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A case of mistaken identity in a facial recognition tool led to the wrongful arrest of a Black man

This is the epiotme of dystopian.

Louisiana authorities' use of facial recognition technology led to the mistaken arrest of a Georgia man on a fugitive warrant, an attorney said in a case that renews attention to racial disparities.

In a case that reveals racial disparities in facial recognition technology, Louisiana authorities mistakenly arrested a Georgia man on a fugitive warrant by mistake, an attorney said. The only similarity between the two men is that both were Black.

On November 25, Randall Reid, 28, was arrested in DeKalb County, Georgia, after police misidentified him as a purse thief in Jefferson Parish and Baton Rouge.


'They told me I had a warrant out of Jefferson Parish. I said, "What is Jefferson Parish?"' Reid said. 'I have never been to Louisiana a day in my life. Then they told me it was for theft. So not only have I not been to Louisiana, I also don't steal."


Authorities released him on December 1 after realizing their mistake.


According to The Times-Picayune/The New Orleans Advocate, Reid's arrest draws attention to the use of technology critics say misidentifies people of color more often than whites.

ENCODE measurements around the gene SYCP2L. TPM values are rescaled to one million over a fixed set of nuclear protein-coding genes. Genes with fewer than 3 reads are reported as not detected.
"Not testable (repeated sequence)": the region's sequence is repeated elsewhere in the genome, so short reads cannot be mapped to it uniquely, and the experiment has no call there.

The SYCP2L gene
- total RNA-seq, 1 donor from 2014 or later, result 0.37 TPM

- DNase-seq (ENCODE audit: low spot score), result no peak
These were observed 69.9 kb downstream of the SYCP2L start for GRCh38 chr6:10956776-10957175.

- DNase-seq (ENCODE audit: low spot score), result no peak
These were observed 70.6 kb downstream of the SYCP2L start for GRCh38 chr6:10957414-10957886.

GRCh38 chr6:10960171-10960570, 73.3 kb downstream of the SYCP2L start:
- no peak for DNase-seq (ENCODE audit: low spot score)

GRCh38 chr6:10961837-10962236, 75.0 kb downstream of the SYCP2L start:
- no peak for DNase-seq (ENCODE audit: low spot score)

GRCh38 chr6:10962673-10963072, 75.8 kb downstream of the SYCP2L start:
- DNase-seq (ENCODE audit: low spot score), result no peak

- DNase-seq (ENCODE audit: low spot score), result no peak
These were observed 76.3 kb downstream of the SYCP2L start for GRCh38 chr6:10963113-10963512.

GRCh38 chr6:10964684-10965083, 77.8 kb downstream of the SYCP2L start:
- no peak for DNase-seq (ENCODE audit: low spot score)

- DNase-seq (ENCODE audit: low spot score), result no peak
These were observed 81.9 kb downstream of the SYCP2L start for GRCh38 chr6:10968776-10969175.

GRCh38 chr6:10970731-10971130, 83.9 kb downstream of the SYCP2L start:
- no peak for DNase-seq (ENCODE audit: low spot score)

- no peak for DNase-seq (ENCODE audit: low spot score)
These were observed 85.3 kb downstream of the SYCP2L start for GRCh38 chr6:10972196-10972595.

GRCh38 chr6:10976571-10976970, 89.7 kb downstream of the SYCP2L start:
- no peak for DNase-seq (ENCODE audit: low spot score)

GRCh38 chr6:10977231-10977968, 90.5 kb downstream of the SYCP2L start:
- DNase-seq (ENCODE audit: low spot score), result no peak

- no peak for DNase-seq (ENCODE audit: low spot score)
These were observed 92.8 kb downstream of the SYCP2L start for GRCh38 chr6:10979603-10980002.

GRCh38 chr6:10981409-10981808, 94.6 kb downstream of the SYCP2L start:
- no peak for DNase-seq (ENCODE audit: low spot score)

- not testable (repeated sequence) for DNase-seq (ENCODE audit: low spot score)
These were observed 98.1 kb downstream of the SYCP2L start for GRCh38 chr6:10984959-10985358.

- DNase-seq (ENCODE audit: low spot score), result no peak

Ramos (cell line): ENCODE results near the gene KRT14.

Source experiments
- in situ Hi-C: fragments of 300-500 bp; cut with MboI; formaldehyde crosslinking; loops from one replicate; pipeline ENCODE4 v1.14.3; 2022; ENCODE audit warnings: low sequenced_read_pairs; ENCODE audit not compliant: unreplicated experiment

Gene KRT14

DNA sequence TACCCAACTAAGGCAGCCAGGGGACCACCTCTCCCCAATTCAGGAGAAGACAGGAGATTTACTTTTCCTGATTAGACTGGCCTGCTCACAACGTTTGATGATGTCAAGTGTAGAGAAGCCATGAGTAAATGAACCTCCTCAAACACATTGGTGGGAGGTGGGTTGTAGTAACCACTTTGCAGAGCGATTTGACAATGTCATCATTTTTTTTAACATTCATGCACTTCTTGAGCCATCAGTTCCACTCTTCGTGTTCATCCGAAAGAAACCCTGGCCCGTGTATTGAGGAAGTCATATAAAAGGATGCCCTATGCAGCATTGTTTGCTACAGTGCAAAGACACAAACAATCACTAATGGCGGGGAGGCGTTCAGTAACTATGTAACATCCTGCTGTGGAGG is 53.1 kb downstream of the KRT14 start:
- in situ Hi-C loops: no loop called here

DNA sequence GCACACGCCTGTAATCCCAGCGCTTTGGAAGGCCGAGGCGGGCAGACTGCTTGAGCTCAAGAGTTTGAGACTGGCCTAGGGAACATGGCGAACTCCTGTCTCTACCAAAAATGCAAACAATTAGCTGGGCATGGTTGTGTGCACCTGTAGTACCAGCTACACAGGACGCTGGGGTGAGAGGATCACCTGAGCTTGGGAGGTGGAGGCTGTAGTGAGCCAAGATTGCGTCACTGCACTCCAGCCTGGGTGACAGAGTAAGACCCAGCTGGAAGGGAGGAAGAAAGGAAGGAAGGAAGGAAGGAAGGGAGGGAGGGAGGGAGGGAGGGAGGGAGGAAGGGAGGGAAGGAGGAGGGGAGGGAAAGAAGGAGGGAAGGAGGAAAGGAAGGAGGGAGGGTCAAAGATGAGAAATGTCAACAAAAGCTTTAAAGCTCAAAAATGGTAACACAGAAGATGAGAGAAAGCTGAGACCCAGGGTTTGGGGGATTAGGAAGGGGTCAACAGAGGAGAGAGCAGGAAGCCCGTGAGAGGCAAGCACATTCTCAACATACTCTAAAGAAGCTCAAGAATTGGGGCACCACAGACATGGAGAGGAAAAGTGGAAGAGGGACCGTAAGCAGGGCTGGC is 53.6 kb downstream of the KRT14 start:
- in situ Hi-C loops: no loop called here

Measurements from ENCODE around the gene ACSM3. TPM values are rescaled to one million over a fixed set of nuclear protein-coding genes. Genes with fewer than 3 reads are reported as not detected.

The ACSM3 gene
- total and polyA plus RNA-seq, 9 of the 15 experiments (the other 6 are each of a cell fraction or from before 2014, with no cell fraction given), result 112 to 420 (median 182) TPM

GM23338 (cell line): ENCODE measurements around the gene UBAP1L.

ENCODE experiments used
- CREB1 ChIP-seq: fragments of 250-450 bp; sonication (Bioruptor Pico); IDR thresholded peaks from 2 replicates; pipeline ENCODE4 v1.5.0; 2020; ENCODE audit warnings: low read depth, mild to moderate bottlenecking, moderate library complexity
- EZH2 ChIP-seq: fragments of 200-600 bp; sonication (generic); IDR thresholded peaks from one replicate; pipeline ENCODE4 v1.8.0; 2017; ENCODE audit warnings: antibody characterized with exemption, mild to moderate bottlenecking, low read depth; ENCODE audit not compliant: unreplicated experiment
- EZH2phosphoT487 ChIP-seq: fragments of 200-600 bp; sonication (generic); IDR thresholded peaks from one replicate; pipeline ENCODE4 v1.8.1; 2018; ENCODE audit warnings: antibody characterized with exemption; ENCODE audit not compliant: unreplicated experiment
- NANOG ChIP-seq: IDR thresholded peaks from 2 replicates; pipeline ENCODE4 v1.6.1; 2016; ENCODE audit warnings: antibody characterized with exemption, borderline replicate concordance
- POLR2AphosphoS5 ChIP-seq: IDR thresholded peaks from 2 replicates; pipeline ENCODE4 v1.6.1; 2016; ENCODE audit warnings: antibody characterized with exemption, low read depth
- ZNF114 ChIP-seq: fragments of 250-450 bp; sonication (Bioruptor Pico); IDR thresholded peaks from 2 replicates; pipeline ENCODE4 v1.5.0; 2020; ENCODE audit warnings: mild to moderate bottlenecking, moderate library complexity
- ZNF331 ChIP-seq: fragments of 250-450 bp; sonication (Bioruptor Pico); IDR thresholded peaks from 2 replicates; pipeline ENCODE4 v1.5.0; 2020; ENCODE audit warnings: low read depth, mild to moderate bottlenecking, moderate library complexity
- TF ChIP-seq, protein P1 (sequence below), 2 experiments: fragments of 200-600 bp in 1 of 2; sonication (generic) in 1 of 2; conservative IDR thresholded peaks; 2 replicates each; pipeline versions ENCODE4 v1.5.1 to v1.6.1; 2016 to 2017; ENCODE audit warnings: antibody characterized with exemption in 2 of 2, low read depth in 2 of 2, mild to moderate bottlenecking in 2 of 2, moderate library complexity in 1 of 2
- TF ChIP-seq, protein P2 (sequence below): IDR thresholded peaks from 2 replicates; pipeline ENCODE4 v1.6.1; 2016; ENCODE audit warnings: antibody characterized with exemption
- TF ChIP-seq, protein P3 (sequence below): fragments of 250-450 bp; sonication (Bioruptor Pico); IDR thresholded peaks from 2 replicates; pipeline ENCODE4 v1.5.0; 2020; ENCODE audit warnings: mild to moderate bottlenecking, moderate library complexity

Following Reid's identification by the Jefferson Parish Sheriff's Office, a Baton Rouge Police Department detective secured an arrest warrant claiming he was one of three men involved in another luxury purse theft the same week, the newspaper reported.

The Jefferson sheriff revoked the warrant due to significant differences between the two men, including a mole on Reid's face, said Calogero, who estimated Reid was 40 pounds heavier than the purse thief.

The New Orleans City Council voted in July in favor of allowing police to use facial recognition after privacy concerns were raised. The use of facial recognition can be used by police after all other methods have failed to identify suspects in violent crimes.

Facial recognition is tech that has been heavily criticized since its development due to its exclusionary and racist pattern recognition of people of color. Although their track record for protecting people of color is lackluster to say the least, law enforcement needs to take caution in recklessly using this technology that can pose a real danger to people of color.


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